No. 1 in the US: Frito pie Mexican dessert

Even the most unassuming chili has a large number of connoisseurs. Take, for example, Kit Carson, whose last regret was that he did not have enough time to enjoy one more bowl of baseball.

Alternatively, there is the enigmatic figure known as "La Dama de Azul," who was a Spanish nun called Sister Mary of Agreda.

It is said that she never left her convent in Spain, but she returned from one of her astral projections to teach Christianity to Native Americans living in the New World while bringing their recipe for venison chili.

Less fictitious, "chili queens" of San Antonio, Texas, in the 1880s sold their spicy stew from stands, and the "San Antonio Chili Stand" at the Chicago world's fair in 1893 ensured that chili would become famous all throughout the country.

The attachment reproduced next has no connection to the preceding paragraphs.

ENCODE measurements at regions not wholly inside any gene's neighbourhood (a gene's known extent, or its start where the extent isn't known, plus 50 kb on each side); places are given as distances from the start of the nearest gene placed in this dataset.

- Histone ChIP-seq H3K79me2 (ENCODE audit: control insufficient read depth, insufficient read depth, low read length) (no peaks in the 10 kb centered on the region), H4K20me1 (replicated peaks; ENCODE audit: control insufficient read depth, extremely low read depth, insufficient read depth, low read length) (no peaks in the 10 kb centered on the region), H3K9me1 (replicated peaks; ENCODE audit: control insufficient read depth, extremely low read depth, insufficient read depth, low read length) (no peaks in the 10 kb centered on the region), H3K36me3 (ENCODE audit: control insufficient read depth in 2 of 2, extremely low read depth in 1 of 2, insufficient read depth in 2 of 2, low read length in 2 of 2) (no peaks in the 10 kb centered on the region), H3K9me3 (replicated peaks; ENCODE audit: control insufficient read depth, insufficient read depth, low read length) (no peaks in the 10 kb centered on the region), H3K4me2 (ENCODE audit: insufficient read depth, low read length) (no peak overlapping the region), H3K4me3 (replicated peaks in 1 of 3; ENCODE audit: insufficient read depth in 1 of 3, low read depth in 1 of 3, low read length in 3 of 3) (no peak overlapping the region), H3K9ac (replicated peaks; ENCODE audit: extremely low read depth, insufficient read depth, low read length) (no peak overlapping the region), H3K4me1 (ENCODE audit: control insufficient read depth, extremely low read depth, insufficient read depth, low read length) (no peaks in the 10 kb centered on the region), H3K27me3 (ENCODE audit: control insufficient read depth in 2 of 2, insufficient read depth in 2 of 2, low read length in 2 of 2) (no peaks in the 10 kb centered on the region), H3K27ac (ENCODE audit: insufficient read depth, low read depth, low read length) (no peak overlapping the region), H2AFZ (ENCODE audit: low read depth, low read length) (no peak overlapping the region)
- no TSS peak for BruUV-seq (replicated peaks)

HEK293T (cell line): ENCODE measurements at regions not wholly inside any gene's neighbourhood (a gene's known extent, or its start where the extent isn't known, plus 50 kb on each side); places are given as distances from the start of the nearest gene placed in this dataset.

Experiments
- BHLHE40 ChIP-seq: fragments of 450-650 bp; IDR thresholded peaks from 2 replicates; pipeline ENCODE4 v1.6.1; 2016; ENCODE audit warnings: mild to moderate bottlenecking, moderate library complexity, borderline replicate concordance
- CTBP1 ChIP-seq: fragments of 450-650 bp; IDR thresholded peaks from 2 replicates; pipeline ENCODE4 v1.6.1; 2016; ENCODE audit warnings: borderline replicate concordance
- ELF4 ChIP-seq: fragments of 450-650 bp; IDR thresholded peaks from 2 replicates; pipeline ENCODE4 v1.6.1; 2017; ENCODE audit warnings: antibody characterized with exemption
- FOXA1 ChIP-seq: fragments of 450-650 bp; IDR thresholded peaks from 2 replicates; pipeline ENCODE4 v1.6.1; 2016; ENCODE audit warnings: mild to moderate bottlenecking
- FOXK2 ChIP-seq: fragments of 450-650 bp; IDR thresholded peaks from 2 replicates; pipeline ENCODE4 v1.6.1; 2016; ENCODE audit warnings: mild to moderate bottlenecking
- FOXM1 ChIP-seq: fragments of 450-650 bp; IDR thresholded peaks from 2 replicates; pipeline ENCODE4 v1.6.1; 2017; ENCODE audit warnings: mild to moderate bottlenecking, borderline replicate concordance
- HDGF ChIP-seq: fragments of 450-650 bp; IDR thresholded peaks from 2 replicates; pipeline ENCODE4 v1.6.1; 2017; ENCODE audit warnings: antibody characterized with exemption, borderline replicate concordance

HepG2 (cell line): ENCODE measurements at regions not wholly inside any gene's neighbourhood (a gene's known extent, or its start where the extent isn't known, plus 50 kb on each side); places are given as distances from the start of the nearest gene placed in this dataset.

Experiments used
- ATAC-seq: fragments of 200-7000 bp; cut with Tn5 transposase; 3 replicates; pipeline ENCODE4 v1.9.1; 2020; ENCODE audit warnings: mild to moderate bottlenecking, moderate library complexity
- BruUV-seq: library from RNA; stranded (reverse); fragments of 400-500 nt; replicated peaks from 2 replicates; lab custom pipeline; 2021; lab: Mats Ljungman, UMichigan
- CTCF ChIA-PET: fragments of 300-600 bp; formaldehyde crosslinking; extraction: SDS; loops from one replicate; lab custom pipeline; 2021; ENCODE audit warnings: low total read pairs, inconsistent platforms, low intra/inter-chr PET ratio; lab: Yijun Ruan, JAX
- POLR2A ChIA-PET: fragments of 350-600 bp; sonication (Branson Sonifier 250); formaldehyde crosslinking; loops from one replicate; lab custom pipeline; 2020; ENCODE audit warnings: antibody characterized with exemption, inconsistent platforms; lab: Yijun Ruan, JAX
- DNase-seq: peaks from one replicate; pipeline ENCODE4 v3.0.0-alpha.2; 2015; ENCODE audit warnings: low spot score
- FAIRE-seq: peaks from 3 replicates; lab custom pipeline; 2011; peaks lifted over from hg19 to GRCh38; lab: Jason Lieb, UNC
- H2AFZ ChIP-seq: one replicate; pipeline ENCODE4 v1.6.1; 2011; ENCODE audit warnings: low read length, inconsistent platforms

Frito pie is a cheesy treat that can be ordered and delivered in a bag at the Five & Dime on Santa Fe Plaza, which is the same physical site of the original Woolworth's

lunch counter that came up with it. We truly like the American innovation that put corn chips and cheddar cheese together to create Frito pie.

A multitude of people will eat even the most basic chili. Take Kit Carson, for example, who on his deathbed regretted not having time for just one more bowl.

Alternatively, there's the enigmatic "La Dama de Azul," Sister Mary of Agreda, a Spanish nun who supposedly never left her monastery in Spain but returned via an astral projection to share the gospel with Native Americans in the Americas along with their secret recipe for venison chili.

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